Health & Wellbeing

Majority of Americans believe at least some form of COVID misinformation

Majority of Americans believe ...
Only one in five people surveyed were sure the misinformation they were presented was false
Only one in five people surveyed were sure the misinformation they were presented was false
View 3 Images
Only one in five people surveyed were sure the misinformation they were presented was false
1/3
Only one in five people surveyed were sure the misinformation they were presented was false
Participants were asked if they thought the statements were true, false or they weren't sure
2/3
Participants were asked if they thought the statements were true, false or they weren't sure
Susceptibility to misinformation was somewhat linked to what news sources people trusted most
3/3
Susceptibility to misinformation was somewhat linked to what news sources people trusted most
View gallery - 3 images

A new survey from the Kaiser Family Foundation (KFF) has found 78 percent of Americans believe at least one piece of COVID-19 misinformation. The nonpartisan survey also found more than one third of those polled believe the US government is exaggerating the number of COVID-19 deaths.

KFF is a nonpartisan and nonprofit organization offering independent health policy analysis in the United States since 1948. The new Media and Misinformation survey is part of an ongoing KFF project called the COVID-19 Vaccine Monitor, which tracks dynamic changes to public attitudes regarding COVID-19 vaccinations.

The survey was conducted in October and included a nationally representative sample of 1,519 adults. The sample included a relatively even split between Democrats, Republicans and Independents. Around one third of the sample was unvaccinated.

Eight false statements were presented to the group and they were asked if they believe the statements to be true, false, or whether they were unsure about the information.

The statements, as seen in the figure below, spanned a number of common pieces of COVID-19 misinformation. These included false statements such as “COVID-19 vaccines cause infertility” and “COVID-19 vaccines contain a microchip.”

Participants were asked if they thought the statements were true, false or they weren't sure
Participants were asked if they thought the statements were true, false or they weren't sure

Little more than one in five adults surveyed were sure all eight statements were untrue. One third of all surveyed said at least four of the statements were either true or they were unsure of their truth.

Although Republicans were overall more likely to believe in a greater volume of false statements, Democrats were not immune to misinformation, with only 38 percent disputing all eight statements. Those unvaccinated subjects were most likely to believe in multiple false statements, with 64 percent expressing belief or uncertainty in four or more of the pieces of misinformation.

The survey also looked at the correlation between belief in misinformation and where individuals source their news. Fox News watchers had the highest rates of belief in misinformation, with 88 percent of those believing, or expressing uncertainty about, one of the eight statements. However, CNN and MSNBC viewers also fell victim to misinformation, with 60 percent of those groups believing, or at least questioning, one of the eight false statements.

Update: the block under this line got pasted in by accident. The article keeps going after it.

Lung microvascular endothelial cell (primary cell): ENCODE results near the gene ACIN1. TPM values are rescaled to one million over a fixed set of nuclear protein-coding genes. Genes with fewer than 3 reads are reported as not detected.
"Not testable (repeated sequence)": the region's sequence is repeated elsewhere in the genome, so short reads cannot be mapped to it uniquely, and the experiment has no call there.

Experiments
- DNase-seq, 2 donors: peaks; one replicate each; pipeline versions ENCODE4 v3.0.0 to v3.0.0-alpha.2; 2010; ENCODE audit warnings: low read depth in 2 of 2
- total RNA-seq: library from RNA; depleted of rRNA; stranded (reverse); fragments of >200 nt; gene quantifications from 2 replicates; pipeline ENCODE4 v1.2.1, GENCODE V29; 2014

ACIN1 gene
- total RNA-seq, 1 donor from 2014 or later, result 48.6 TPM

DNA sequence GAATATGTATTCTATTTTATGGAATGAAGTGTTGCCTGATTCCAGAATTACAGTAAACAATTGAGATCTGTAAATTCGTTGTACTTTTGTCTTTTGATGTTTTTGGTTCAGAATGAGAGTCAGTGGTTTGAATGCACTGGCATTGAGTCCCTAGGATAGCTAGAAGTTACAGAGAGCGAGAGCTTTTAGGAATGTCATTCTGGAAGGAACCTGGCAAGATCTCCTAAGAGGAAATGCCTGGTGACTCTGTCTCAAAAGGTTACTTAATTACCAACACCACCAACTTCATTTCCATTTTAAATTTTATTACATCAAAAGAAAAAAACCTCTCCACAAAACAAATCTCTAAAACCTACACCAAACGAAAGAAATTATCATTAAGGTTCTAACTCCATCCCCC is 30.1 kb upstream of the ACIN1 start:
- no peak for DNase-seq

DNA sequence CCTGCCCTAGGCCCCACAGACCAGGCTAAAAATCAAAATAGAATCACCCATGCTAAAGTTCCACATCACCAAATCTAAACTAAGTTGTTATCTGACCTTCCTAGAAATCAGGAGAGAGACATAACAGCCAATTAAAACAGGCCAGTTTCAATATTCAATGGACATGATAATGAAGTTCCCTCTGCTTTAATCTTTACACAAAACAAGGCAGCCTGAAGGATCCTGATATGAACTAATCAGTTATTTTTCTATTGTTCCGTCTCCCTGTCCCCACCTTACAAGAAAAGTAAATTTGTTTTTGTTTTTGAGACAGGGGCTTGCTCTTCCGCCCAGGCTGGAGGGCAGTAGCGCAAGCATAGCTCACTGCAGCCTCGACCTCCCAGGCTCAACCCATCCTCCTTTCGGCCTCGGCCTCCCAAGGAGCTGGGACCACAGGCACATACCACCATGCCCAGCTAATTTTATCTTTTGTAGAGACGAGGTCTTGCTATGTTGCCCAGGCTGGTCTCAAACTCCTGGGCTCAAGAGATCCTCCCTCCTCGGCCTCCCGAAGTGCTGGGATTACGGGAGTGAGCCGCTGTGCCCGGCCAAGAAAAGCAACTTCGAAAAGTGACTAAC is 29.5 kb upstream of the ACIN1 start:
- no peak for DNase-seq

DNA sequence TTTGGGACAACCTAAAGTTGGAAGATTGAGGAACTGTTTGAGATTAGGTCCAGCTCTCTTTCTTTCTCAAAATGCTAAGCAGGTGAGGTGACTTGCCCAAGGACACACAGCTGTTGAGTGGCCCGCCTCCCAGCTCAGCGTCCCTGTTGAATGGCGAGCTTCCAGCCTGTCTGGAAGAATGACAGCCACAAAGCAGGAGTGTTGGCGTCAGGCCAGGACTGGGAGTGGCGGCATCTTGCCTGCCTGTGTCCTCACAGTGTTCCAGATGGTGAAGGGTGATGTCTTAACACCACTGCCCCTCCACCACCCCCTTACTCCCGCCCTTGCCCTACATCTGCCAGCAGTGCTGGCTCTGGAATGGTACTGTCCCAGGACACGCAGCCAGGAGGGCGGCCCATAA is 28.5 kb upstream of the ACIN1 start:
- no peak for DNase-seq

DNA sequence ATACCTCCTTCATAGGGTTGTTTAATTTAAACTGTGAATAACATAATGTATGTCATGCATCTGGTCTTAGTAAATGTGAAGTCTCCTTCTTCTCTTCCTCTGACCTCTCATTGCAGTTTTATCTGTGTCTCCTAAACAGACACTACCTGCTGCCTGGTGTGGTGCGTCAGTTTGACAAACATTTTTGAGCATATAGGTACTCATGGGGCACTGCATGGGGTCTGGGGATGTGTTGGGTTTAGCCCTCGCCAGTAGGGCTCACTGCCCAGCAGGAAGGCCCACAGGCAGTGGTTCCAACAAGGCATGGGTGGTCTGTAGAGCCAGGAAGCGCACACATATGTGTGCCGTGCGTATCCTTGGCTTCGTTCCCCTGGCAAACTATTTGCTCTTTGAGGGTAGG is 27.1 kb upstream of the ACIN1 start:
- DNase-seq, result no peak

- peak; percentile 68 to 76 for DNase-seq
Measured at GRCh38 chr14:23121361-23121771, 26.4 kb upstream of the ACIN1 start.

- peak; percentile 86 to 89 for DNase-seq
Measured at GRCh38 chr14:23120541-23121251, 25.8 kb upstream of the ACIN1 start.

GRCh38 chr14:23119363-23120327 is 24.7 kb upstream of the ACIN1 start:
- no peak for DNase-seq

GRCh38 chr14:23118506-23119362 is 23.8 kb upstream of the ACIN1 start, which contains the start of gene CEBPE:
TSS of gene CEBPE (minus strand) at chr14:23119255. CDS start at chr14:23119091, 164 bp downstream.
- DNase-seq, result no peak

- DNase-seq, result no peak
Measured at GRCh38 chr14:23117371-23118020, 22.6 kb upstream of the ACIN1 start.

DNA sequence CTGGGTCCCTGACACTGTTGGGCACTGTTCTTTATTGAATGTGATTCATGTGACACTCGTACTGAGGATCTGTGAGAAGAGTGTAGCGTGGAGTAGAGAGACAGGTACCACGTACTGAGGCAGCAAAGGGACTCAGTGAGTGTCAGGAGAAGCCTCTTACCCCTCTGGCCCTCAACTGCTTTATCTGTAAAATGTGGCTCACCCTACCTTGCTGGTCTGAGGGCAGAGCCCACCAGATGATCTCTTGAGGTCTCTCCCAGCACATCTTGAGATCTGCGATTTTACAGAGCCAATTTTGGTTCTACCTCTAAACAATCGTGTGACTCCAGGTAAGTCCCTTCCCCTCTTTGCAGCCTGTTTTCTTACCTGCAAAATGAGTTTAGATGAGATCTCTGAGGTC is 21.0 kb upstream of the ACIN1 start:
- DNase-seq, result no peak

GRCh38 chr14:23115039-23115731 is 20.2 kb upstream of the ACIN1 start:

Susceptibility to misinformation was somewhat linked to what news sources people trusted most
Susceptibility to misinformation was somewhat linked to what news sources people trusted most

“The findings highlight a major challenge for efforts to accurately communicate the rapidly evolving science about the pandemic when false and ambiguous information can spread quickly, whether inadvertently or deliberately, through social media, polarized news sources and other outlets,” says a statement from KFF accompanying the release of the new report.

In July the US Surgeon General Vivek Murthy issued an advisory to the American public warning of the the threats of health misinformation. Since then his office has produced a toolkit to help those in the community “understand, identify, and stop the spread of health misinformation.”

"Health misinformation is an urgent threat to public health," Murthy said back in July. "It can cause confusion, sow mistrust, and undermine public health efforts, including our ongoing work to end the COVID-19 pandemic. From the tech and social media companies who must do more to address the spread on their platforms, to all of us identifying and avoiding sharing misinformation, tackling this challenge will require an all-of-society approach, but it is critical for the long-term health of our nation."

Source: KFF

View gallery - 3 images
2 comments
2 comments
guzmanchinky
Seriously, the level of non scientific stupidity astonishes me to no end. Healthy skepticism is critical, but the number of people who blindly believe what their political favorites tell them (or their seriously skewed "news" sources) is further proof that very many, perhaps the majority of humans still retain that inability to research scientifically researched and cross checked fact from fiction or conspiracy, choosing instead to adhere to whomever feeds their own cognitive dissonance.
Phaedrus
Yeah, it's mostly willful ignorance based on political tribalism. But the CDC and various authorities could have done a lot better job getting that facts out. Of course, at the peak of the pandemic the bulk of the misinformation was coming out of the White House which didn't help.